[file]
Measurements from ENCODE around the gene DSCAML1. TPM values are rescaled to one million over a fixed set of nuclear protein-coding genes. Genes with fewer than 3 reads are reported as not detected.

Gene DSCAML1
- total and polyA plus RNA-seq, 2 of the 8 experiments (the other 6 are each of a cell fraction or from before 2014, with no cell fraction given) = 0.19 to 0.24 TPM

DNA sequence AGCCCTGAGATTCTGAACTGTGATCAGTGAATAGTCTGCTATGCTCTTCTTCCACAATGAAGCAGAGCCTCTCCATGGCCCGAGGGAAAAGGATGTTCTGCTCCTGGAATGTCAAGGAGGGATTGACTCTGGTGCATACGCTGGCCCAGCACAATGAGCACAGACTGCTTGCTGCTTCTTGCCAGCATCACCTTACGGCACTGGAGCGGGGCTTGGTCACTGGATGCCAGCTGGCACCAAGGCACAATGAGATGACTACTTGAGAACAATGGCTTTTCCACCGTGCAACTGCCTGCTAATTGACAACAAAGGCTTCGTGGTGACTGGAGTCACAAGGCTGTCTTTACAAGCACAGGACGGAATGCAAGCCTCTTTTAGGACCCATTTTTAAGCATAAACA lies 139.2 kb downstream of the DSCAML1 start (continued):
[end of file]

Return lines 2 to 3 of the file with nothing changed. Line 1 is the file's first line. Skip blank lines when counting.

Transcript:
Gene DSCAML1
- total and polyA plus RNA-seq, 2 of the 8 experiments (the other 6 are each of a cell fraction or from before 2014, with no cell fraction given) = 0.19 to 0.24 TPM